On the Front Lines: A Ph.D. Nursing Candidate, Recently Recovered from COVID-19, Cares for Patients While Coping with Loss
Ph.D. candidate Fernand (Dean) A. De Los Reyes shares his experience as a nurse caring for COVID-19 patients and recovering from the disease himself.
Fernand (Dean) A. De Los Reyes, a Ph.D. nursing candidate at The Graduate Center, works full time as a staff nurse, caring for COVID-19 patients at Mount Sinai Morningside hospital in Manhattan. He also commutes from Rockland County, New York, three evenings a week to teach at Eastwick College in New Jersey.
Last month, De Los Reyes battled COVID-19 himself, which caused him to miss two full weeks of work. Now that he has recovered, he is going through the screening process to donate plasma. De Los Reyes recently spoke to The Graduate Center about the disease that he fears some people, eager to restart the economy, might be underestimating.
The Graduate Center: You’ve had coronavirus yourself. What were your symptoms?
De Los Reyes: I must admit though that early in the onset of COVID symptoms, scary thoughts rushed into my mind. I actually reviewed my life insurance to make sure that our mortgage would be covered, just in case.
My symptoms started on April 4th, and I got back to work on the 19th. The fever was really awful. The congestion was so bad. I lost my sense of taste. I haven’t been sick for so many years; I always get flu shots. I thought I was blessed to have COVID-19 symptoms that did not require hospitalization. I’m thankful that I didn’t have shortness of breath.
Given my recovery and detection of antibodies, I know that I have to share whatever I can. I need to continue to report to my nursing duties each shift. I know I need to keep going, so that others will keep on living.
GC: What was it like to come back to work after being so sick?
De Los Reyes: When I got back, I worked two shifts on the COVID floor. I thought I was prepared, as a nurse, to see a death on the floor. But doing a shift witnessing several deaths is just so disheartening and overwhelming. The situation is further compounded when you learn that your co-workers have passed. My former manager, who moved to another hospital, died from COVID. And my co-worker’s husband died from COVID complications.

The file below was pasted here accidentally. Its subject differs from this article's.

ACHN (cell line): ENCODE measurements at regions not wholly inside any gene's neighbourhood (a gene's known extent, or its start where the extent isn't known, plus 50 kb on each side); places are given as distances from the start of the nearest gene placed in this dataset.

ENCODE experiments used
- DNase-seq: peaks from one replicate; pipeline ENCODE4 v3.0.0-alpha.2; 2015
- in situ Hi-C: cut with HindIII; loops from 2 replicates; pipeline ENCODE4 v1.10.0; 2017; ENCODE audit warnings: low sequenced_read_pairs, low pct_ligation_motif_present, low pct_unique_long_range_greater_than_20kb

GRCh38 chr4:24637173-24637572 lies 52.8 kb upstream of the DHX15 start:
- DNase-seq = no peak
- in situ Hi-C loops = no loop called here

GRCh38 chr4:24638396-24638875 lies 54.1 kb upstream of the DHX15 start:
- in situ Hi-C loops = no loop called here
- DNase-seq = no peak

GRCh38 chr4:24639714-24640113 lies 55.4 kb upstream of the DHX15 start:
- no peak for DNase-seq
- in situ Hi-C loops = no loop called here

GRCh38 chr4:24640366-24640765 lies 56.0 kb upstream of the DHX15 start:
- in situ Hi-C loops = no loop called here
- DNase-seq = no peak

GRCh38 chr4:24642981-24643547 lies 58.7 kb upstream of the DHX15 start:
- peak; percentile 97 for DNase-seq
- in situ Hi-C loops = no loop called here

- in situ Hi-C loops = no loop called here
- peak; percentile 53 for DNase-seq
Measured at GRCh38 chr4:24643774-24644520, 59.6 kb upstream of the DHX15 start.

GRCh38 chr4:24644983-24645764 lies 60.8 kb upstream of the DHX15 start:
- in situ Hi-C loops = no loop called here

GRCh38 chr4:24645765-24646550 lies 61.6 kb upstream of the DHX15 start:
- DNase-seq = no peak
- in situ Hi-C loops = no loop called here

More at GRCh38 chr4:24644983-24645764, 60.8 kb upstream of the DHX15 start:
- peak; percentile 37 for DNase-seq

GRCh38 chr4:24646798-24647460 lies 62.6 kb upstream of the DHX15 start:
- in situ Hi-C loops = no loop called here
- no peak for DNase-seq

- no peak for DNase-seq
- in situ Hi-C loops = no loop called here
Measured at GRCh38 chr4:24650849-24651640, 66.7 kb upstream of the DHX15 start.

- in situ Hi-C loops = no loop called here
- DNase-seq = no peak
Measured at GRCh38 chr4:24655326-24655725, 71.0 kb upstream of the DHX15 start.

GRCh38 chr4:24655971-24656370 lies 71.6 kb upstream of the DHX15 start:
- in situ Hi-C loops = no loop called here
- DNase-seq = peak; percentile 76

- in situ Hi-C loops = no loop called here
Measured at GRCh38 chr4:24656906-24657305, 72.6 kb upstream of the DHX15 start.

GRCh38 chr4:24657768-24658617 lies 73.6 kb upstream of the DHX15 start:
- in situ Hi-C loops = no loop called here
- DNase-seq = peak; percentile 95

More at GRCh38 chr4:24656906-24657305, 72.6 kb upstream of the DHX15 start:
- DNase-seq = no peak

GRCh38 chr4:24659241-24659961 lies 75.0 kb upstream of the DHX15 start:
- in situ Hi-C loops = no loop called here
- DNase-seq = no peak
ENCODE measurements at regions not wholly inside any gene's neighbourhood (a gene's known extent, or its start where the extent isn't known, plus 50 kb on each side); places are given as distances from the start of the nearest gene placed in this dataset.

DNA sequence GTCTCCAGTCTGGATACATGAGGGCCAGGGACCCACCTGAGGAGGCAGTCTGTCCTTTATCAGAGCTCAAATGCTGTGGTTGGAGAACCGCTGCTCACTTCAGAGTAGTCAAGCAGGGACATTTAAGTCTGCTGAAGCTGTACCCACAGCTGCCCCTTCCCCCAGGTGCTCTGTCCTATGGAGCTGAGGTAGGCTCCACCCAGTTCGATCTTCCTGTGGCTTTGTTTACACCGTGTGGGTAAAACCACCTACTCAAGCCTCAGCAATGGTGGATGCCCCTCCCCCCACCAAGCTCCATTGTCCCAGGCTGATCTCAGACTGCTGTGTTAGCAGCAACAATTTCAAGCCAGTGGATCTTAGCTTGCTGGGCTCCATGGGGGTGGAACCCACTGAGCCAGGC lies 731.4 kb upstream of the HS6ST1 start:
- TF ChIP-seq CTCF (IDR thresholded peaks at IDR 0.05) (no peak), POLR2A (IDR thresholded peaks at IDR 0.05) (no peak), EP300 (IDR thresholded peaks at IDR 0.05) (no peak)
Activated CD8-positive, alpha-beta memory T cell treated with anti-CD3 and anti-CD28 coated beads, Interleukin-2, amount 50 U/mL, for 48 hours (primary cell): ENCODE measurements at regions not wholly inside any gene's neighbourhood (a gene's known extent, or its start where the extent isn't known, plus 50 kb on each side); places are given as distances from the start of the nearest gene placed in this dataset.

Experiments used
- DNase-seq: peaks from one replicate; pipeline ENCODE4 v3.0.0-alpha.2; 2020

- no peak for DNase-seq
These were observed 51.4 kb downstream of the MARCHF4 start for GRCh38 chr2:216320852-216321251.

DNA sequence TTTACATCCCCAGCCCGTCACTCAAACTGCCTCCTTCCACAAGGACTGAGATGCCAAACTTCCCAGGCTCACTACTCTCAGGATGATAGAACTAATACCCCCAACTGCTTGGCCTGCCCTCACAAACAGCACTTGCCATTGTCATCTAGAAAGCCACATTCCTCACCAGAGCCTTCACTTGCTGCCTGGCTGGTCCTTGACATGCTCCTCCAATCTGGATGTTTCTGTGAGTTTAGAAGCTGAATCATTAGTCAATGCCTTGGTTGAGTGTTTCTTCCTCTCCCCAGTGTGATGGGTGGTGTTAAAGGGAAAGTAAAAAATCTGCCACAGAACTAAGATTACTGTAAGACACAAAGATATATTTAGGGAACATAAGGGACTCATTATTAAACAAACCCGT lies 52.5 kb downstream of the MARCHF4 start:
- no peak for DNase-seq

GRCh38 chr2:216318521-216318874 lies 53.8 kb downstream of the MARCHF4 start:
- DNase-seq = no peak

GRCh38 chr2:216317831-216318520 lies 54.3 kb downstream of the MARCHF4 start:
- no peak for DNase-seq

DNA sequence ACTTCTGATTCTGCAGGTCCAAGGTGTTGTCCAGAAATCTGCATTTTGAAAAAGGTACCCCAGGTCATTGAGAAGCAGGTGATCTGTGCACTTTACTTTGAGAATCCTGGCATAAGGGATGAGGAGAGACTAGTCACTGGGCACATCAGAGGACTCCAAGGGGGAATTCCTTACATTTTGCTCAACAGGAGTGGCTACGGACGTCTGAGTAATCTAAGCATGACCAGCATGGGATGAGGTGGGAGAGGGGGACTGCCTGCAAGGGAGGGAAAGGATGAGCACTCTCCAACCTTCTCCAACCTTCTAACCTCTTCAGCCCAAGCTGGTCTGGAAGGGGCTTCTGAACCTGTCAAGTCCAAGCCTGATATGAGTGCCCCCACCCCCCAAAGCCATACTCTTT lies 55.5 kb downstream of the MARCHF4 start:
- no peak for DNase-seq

I work as a psychiatric nurse. We’re primarily trained to deal with adverse life events, so we can serve as a resource to colleagues who need some comfort. But we need some self-care ourselves, so we don’t get too stressed out. It’s good that our hospital has a support system in place: There are psychiatrists and psychologists who are available to be with staff who are dealing with the loss of family members and of colleagues.
GC: Has your training as a student helped you manage the challenges of your current position?
De Los Reyes: Definitely. The training I had at The Graduate Center has made my thinking sharper. I search for evidence-based protocols to keep infection at bay and nurture our patients to wellness. The Roy Adaptation Model that I am studying more closely at The Graduate Center enables me, as well, to cope and adapt to adverse life events. Likewise, what I’ve learned at The Graduate Center is driving me to address health inequities among the vulnerable population stricken by the coronavirus.
GC: We seem to be entering a new stage of dealing with the pandemic. What are your hopes and fears?
De Los Reyes: What bothers me is the sight of people rushing to open their cities. People don't realize that the invisible enemy strikes each person differently. I bet nobody wants to be alone in the ICU or to experience an up-and-down fever, shortness of breath, body aches, congestions, dry cough, and loss of the sense of taste. I am praying that those who protest for immediate opening will not end up in the Thermo King tractor trailer for dead bodies parked behind our hospital.
I’m so thankful that nurses get so much support from the community in New York City. At work, there are care packages. In yards, you see signs thanking first responders and health care workers. We appreciate that so much. But instead of giving discounts to nurses, I think companies and corporations should donate to food pantries instead. Given the enormous job loss and school closures, there are people lining up for food. Our food banks need a lot of help and support.
More From the Front Lines
Graduate Center nursing students and alumni are on the front lines of the pandemic fight. Read their stories.
- Scott Kaye, A Ph.D. Nursing Student Works Seven Days a Week Directing a Telemedicine Group in Queens
- Shawna Townsend, A Second-Year Ph.D. Nursing Student at a Hospital Transformed to Care for Coronavirus Patients
- Ph.D. Nursing Student Sandra Langston Cares for COVID-19 Patients in an Underserved Community
- Paul Quinn, Ph.D. '13, Nursing Director in Northern New Jersey, on Treating COVID-19 Patients
- Ph.D. Nursing Student Janusz A. Kaleta Works with Clients in the Community who have the Coronavirus